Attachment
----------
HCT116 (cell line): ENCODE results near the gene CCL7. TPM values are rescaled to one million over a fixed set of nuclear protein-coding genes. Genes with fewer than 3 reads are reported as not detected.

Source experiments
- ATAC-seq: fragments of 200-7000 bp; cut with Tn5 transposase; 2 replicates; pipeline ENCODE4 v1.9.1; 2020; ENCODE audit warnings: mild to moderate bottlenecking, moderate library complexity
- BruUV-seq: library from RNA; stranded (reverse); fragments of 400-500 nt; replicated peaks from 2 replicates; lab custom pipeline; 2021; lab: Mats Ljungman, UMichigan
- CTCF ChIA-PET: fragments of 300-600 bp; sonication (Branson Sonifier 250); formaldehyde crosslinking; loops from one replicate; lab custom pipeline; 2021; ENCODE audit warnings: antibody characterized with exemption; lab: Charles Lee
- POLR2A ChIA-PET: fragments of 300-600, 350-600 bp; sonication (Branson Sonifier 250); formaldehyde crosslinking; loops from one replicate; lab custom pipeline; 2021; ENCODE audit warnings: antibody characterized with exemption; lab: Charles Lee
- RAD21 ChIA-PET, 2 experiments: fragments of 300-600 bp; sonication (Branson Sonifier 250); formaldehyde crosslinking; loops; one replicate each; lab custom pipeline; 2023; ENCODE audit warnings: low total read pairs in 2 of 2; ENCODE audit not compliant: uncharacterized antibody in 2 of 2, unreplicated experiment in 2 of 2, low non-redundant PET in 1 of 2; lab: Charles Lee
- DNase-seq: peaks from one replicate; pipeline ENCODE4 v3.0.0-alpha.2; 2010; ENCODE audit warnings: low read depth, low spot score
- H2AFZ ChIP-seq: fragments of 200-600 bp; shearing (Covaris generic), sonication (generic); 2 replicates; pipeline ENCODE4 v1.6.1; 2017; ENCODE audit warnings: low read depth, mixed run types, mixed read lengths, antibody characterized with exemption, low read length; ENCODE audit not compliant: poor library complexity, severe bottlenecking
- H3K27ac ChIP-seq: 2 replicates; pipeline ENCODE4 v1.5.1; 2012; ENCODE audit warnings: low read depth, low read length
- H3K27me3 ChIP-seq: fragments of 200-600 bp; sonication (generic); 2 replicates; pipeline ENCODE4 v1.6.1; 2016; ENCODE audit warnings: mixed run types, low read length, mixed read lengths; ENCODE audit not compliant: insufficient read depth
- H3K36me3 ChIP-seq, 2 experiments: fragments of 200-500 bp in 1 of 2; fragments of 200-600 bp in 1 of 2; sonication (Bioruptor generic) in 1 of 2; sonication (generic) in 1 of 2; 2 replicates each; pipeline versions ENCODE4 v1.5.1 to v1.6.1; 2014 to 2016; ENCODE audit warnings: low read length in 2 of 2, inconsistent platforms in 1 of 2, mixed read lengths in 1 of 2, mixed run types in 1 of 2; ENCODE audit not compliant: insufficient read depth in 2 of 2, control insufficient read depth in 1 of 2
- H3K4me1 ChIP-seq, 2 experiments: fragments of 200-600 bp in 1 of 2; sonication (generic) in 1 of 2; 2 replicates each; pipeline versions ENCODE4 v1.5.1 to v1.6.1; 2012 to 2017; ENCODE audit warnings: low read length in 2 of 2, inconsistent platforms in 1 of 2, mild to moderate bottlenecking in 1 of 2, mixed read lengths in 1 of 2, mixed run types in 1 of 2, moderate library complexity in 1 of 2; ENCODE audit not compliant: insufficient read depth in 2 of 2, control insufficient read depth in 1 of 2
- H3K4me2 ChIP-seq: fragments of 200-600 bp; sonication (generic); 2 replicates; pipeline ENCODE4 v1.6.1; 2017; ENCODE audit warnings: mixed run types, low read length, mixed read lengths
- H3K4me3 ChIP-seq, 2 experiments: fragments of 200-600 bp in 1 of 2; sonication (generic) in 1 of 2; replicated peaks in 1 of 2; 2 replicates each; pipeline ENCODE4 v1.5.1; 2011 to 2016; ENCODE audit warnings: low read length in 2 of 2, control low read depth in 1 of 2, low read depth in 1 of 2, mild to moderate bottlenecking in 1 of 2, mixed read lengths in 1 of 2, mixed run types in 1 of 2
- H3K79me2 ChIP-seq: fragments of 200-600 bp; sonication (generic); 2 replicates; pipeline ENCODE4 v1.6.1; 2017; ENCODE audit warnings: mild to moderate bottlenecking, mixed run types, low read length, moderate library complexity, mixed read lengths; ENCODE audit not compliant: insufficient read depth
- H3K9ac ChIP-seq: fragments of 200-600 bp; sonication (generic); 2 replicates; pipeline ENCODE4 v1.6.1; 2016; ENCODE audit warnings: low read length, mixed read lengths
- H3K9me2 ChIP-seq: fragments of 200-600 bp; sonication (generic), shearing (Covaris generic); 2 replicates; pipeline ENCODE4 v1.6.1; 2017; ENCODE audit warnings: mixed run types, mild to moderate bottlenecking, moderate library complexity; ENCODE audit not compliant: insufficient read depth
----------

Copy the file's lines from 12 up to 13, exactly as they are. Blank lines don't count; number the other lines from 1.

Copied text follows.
- H3K36me3 ChIP-seq, 2 experiments: fragments of 200-500 bp in 1 of 2; fragments of 200-600 bp in 1 of 2; sonication (Bioruptor generic) in 1 of 2; sonication (generic) in 1 of 2; 2 replicates each; pipeline versions ENCODE4 v1.5.1 to v1.6.1; 2014 to 2016; ENCODE audit warnings: low read length in 2 of 2, inconsistent platforms in 1 of 2, mixed read lengths in 1 of 2, mixed run types in 1 of 2; ENCODE audit not compliant: insufficient read depth in 2 of 2, control insufficient read depth in 1 of 2
- H3K4me1 ChIP-seq, 2 experiments: fragments of 200-600 bp in 1 of 2; sonication (generic) in 1 of 2; 2 replicates each; pipeline versions ENCODE4 v1.5.1 to v1.6.1; 2012 to 2017; ENCODE audit warnings: low read length in 2 of 2, inconsistent platforms in 1 of 2, mild to moderate bottlenecking in 1 of 2, mixed read lengths in 1 of 2, mixed run types in 1 of 2, moderate library complexity in 1 of 2; ENCODE audit not compliant: insufficient read depth in 2 of 2, control insufficient read depth in 1 of 2